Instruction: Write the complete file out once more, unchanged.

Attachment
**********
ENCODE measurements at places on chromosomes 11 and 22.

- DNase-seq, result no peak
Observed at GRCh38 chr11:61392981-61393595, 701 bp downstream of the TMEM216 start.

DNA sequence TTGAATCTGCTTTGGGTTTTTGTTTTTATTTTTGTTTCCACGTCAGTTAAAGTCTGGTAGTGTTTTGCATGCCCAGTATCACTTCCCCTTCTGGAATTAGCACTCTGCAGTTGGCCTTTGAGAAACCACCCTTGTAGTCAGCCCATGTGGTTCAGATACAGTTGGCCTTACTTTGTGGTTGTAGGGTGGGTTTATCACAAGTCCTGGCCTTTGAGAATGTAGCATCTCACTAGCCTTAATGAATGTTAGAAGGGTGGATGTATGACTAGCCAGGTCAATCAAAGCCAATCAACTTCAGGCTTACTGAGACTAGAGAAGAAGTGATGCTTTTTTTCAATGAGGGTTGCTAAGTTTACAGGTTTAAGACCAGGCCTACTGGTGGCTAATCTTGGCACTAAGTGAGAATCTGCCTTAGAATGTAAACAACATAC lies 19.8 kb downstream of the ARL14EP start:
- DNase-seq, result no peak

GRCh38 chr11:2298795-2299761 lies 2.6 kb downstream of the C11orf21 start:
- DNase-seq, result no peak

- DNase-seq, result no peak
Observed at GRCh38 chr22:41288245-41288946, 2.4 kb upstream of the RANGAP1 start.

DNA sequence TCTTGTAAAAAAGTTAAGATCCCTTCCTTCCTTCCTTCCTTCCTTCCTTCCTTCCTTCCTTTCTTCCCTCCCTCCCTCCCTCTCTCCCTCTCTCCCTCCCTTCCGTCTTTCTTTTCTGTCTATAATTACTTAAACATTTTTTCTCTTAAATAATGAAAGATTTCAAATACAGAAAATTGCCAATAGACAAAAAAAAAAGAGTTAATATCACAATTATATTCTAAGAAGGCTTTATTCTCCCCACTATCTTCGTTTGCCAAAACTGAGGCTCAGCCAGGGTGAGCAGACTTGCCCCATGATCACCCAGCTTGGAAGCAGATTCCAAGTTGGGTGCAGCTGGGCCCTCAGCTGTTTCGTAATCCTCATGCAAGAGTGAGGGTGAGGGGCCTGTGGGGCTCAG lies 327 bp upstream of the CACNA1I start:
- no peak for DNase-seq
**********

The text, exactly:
ENCODE measurements at places on chromosomes 11 and 22.

- DNase-seq, result no peak
Observed at GRCh38 chr11:61392981-61393595, 701 bp downstream of the TMEM216 start.

DNA sequence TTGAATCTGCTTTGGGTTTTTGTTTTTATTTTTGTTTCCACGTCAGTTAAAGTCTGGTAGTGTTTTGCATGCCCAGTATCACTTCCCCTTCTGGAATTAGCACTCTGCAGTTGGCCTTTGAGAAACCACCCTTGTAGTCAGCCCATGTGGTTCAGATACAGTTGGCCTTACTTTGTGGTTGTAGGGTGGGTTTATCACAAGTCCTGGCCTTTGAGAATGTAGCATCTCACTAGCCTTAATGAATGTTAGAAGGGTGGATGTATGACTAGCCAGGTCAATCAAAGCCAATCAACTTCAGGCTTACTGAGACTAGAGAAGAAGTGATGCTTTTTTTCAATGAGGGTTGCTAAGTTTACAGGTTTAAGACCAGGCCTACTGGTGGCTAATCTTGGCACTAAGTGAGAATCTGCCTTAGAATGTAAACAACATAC lies 19.8 kb downstream of the ARL14EP start:
- DNase-seq, result no peak

GRCh38 chr11:2298795-2299761 lies 2.6 kb downstream of the C11orf21 start:
- DNase-seq, result no peak

- DNase-seq, result no peak
Observed at GRCh38 chr22:41288245-41288946, 2.4 kb upstream of the RANGAP1 start.

DNA sequence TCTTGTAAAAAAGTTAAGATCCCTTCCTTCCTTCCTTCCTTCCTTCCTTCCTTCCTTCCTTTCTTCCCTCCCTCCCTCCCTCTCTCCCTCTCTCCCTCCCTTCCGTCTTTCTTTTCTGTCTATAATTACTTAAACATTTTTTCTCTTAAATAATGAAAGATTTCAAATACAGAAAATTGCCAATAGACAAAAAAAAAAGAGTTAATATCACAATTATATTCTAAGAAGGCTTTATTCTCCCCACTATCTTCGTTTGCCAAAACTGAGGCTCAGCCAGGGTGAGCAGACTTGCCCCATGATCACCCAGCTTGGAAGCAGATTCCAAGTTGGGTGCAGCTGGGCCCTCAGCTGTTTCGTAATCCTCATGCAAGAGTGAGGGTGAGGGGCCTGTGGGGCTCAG lies 327 bp upstream of the CACNA1I start:
- no peak for DNase-seq